Second, the GLEAN program glean-lca tabulated the agreement observed for all start, stop, donor and acceptor sites in the genome predicted by any one of the individual automated gene prediction sets; from tabulations for each type of site, separate estimates of the site occurrence rate θ, false positive site prediction rate αi and false negative site predictive rate β1 for each evidence source i were obtained by maximum likelihood estimation of the following:
equation M1
Where r represents the number of evidence sources, x is a vector of length r with values xi equal to 1 or 0, denoting whether evidence source i predicted the site to be true or not, respectively, and n(x) is the number of sites with equivalent evidence vectors x [11]. All observed sites were subsequently reported by glean-lca, with their corresponding estimated posterior probabilities of true gene model involvement, given the observed evidence x:
equation M2
Finally, the program glean-dp reconstructed the most likely consensus gene models from the underlying evidence, using the Viterbi dynamic programming algorithm for Hidden Markov Models (HMMs). Briefly, the consensus gene is modeled as a linearly repeating series of mutually exclusive possible states (one intergenic, three exonic, or six intronic, as described in [12]), separated by the sites identified and scored by glean-lca, which are used to provide transition probabilities between states (states have uniform emission probabilities). Thus, when the consensus gene transitions to an identical state, the posterior probability that the site is not real is included in the consensus gene path's posterior probability; otherwise, the consensus gene transitions into a new state (governed by the type of site encountered), incorporating the site's posterior probability of being true. Transitions that would introduce in-frame stop codons are disallowed, and only complete gene models are allowed (all models must begin and end with start and stop codons).
Initial evaluation
An initial evaluation was performed to determine the utility of GLEAN before performing expert manual annotation of chromosomes. For the initial evaluation, the consensus set was compared with the input gene prediction sets as follows. A set of 395 protein sequences manually annotated using cDNA evidence by members of the honey bee research community were compared with each gene prediction set and GLEAN consensus set using FASTA [13]. The evidence used to generate these manually annotations had not been deposited to any public database and was not used in the generation of any of the input sets or the GLEAN consensus set. The two metrics used to compare the gene prediction sets with the manual models were called 'perfect alignment' and 'present'. A perfect alignment between a manually curated protein and predicted translation was counted as an alignment with 100% alignment coverage, at least 99% identity, and no gaps. A manually annotated gene was counted as present if the protein alignment was at least 95% identity, not considering gaps or alignment coverage. This stringent criterion was used to avoid counting paralogs as true matches, because we were aligning predicted translated sequences directly to manually annotated peptide sequences without knowledge of their location in the genome. The number of perfect alignments and number of present genes were weighted by number of gene models in a gene prediction set.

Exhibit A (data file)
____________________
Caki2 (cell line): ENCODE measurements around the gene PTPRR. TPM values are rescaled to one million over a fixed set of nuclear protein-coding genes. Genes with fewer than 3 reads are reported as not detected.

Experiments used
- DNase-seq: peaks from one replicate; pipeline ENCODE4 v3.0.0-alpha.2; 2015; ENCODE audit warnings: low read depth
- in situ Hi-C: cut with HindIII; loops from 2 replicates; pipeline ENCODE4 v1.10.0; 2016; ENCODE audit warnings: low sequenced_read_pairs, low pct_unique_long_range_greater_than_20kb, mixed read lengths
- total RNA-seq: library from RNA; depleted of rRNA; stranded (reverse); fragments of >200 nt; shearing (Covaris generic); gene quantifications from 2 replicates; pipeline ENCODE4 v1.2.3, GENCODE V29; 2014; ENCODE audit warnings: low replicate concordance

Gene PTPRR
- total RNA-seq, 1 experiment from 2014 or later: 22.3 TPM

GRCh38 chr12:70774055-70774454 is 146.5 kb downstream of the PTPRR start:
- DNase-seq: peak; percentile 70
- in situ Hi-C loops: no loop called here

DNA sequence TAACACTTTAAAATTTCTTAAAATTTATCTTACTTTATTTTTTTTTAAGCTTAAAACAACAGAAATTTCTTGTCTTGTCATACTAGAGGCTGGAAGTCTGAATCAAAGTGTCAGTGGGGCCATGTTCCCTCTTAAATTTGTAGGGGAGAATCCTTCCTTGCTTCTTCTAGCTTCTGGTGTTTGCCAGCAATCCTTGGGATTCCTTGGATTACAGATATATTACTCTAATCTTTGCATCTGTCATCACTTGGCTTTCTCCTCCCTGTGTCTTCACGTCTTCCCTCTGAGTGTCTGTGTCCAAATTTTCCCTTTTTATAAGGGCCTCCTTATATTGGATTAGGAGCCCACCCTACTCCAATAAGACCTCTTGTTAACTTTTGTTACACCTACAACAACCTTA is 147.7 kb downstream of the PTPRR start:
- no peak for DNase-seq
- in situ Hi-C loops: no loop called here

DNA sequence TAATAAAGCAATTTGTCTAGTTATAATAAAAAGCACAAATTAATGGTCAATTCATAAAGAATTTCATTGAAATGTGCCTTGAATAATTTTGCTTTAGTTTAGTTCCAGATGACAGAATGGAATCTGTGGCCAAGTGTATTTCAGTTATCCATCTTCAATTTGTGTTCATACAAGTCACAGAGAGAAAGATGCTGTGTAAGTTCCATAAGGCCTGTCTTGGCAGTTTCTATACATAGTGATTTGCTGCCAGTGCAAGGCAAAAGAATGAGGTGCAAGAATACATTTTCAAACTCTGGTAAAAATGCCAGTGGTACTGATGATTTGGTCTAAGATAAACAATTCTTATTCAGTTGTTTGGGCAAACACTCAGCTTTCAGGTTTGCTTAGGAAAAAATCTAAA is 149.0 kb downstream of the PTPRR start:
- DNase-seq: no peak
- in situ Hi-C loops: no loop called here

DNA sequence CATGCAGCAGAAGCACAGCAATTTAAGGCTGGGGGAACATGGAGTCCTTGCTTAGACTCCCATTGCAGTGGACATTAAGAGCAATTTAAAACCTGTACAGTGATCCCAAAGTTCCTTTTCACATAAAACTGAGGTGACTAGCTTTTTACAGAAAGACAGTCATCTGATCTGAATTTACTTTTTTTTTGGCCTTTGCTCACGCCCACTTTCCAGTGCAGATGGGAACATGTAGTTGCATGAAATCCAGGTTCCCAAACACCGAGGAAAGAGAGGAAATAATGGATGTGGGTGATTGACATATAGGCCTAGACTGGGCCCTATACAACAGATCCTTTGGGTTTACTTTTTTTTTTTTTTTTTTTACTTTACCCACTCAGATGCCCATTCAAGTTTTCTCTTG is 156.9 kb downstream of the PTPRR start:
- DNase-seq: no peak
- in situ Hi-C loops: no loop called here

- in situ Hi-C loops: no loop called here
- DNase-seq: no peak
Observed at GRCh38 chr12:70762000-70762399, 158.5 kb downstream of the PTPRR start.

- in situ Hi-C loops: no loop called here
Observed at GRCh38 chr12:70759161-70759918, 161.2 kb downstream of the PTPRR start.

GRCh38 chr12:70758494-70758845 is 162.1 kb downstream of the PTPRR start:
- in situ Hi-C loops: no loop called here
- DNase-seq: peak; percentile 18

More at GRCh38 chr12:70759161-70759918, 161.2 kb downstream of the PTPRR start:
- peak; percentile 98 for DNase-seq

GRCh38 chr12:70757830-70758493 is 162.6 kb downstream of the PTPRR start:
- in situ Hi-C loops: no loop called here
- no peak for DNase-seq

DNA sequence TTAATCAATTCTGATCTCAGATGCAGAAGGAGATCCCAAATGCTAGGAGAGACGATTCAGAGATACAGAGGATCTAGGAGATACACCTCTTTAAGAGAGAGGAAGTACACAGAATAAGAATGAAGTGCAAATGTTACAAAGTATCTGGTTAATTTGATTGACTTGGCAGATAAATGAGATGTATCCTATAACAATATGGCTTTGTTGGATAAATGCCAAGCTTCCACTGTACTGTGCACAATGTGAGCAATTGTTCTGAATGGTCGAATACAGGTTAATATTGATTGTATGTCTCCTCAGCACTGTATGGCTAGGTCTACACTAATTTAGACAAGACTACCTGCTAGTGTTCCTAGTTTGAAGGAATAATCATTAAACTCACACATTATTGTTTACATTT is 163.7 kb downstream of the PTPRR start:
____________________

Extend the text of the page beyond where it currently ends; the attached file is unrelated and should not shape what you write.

Overlap, sensitivity, and specificity
Overlap of GLEAN with different gene prediction sets, sensitivity, and specificity were determined using the Eval package [14]. Overlap was computed considering three different alignment stringencies for transcripts or exons. These were as follows: 80% alignment coverage over one aligned transcript or exon (most relaxed criterion), 80% alignment coverage over both aligned transcripts or exons, and perfect alignment between transcripts or exons (most stringent criterion). In computing sensitivity and specificity, true positives were computed as perfect matches to gold standard gene models based on different levels of granularity: perfect gene matches (most stringent), perfect transcript matches, perfect exon matches, and nucleotide matches (least stringent). Gold standard sets for sensitivity and specificity were manually annotated gene models from completely annotated scaffolds.
Creating gold standard sets
The Apollo annotation editor [15] was used to view all gene evidence sets simultaneously with protein homolog and EST alignments. An expert gene model annotator with experience in the Drosophila and human genome projects created gene models for entire scaffolds of honey bee chromosomes 15 and 16. The GLEAN set was visible during the chromosome 15/16 annotation, and so an additional scaffold was annotated without viewing GLEAN to check for observer bias.